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    Enjoy a huge range of entertainment, dining, shopping and sightseeing opportunities, all within an easy, eye-catching 10-minute walk.
    West Side
    From tigers and coffee to meat markets and Mexican restaurants, the West Side is a fascinating mix of old-school and up-and-coming.
    East Grand Rapids
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    Heartside
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    Heritage Hill
    One of the nation’s top old-house neighborhoods – with 1,300 buildings dating back to 1844 – is just a five-minute walk from downtown.
    Medical Mile
    This world-class health-sciences corridor is spurring new retail and residential developments well beyond its namesake mile.
    North Quarter
    The city’s largest park, tiniest burger joint, oldest sweet shop and newest best-bar winner are just a few of the pleasures that await visitors.…
    Southtown
    Diversity is the hallmark of Southtown, with numerous ethnic groups contributing to a vibrant mix of restaurants, shops and events.
    Uptown
    An eclectic mix of specialty shops, galleries, restaurants and entertainment venues reflect this area’s friendly, funky, fabulous character.
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    Native Americans in GR

    More than 2,000 years ago, Native Americans associated with the Hopewell culture occupied the Grand River Valley. The Hopewell were mound builders, constructing great geometric earthworks that served as enclosures, burial places, defensive structures and religious sites.

    Grand Rapids is home to the most important and best-preserved Hopewell mounds in the western Great Lakes region. Our Norton Mound Group, located on the banks of the Grand River southwest of downtown, is a National Historic Landmark listed on the National Register of Historic Places.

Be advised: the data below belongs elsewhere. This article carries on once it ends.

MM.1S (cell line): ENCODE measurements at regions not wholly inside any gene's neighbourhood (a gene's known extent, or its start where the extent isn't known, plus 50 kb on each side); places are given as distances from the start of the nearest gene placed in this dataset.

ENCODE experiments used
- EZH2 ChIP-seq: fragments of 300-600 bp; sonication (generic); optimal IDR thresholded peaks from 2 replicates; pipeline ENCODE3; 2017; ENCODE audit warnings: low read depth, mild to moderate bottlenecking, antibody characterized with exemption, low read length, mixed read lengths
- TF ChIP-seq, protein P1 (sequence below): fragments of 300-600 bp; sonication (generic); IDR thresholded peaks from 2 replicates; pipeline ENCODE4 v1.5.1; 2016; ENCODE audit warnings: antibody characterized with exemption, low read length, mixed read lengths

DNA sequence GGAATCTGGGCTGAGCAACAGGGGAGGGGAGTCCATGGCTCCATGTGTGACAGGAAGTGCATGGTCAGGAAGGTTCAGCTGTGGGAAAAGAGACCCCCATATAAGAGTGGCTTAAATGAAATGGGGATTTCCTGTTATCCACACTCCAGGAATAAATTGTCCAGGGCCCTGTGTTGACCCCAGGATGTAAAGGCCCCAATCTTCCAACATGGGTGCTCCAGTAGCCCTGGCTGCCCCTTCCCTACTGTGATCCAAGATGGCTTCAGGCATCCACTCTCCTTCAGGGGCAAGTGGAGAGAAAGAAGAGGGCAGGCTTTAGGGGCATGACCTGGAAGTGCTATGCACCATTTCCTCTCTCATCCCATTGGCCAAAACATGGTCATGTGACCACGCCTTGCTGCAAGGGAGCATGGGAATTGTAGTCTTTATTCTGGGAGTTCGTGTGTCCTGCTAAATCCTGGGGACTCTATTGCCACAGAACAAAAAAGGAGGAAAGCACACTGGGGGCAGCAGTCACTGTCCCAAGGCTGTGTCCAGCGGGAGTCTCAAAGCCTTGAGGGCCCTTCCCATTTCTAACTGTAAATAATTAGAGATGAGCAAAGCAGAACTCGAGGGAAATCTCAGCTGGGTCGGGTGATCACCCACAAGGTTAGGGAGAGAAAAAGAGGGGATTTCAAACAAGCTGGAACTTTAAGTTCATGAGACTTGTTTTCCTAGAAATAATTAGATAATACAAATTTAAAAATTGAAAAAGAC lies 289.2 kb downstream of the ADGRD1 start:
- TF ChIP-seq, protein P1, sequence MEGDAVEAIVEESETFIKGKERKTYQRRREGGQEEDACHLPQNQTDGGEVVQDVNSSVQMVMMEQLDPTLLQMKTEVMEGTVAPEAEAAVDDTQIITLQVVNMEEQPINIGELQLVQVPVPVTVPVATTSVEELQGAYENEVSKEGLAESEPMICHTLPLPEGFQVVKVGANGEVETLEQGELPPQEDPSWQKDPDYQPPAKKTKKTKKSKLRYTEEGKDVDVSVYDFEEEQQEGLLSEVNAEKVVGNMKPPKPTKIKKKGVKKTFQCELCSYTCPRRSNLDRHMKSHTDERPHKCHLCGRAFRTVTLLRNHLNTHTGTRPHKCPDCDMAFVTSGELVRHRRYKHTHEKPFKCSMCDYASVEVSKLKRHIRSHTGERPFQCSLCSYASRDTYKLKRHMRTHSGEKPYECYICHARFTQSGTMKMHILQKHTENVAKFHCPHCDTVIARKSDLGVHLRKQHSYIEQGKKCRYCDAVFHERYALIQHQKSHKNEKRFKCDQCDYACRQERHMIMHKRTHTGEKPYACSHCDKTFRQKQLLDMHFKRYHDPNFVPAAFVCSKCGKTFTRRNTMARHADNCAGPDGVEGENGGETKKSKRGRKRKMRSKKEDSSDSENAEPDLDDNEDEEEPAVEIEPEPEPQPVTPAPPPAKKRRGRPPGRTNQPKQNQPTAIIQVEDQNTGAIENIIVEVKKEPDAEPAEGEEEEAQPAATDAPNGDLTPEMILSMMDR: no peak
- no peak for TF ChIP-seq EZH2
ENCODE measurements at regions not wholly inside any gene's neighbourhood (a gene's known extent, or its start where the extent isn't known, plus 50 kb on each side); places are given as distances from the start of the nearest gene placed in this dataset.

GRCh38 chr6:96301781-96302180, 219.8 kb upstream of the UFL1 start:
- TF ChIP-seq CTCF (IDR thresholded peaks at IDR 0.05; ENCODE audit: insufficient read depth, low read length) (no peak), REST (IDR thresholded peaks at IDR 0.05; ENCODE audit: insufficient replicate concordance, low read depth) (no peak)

Around 1700 A.D., people of the Three Fires - the Ottawa (Odawa), Chippewa (Ojibwa) and Potawatomi Indians - established villages in and around what is now Grand Rapids. Nineteen Ottawa chiefs once governed the lands along the Grand River from Grand Haven to Lansing, and their biggest village and main gathering place stood at the site of present-day downtown.

    The people of the Three Fires called themselves the Anishinabek - "The Original People." Accomplished hunters, fishers, gatherers and farmers, they found everything they needed to thrive in the abundant natural resources of this region.

    That life changed in 1821, when the Treaty of Chicago gave the United States control of the land south of the Grand River. The area was opened up to settlement, and Native Americans were increasingly displaced, and often forcibly relocated, to make room for new arrivals.

    As of the 2010 census, just over 1,300 people of Native American ancestry lived in Grand Rapids. Most are members of or trace their lineage back to the Three Fires nations. While the community is not large, the members work hard to keep the spirit and traditions of their forefathers alive.

    Community Highlights

    "Anishinabek: The People of This Place" at Grand Rapids Public Museum presents rare and fascinating artifacts handed down through generations of the original Ottawa, Potawatomi and Chippewa people of West Michigan.

    Ah-Nab-Awen Park in downtown Grand Rapids contains a bronze marker commemorating the people of the Three Fires, and three large, grassy mounds symbolizing the Hopewell Indian mounds.

    The Grand Valley American Indian Lodge has hosted a traditional pow wow on the banks of the Grand River for more than 50 Labor Day weekends - and counting.

    Every June, the Three Fires Traditional Pow Wow celebrates the unity of the Three Fires people through traditional dancing, music, crafts and more.

    A bronze statue of Nawquageezhig, aka Chief Noonday, greets visitors to the downtown campus of Grand Valley State University - just as this Potawatomi chief welcomed early traders and settlers to the area.

    Longtime Grand Rapids activist Levi Rickert launched the online Native News Network in 2011, offering stories about Native Americans and analysis of mainstream issues from a Native-American perspective.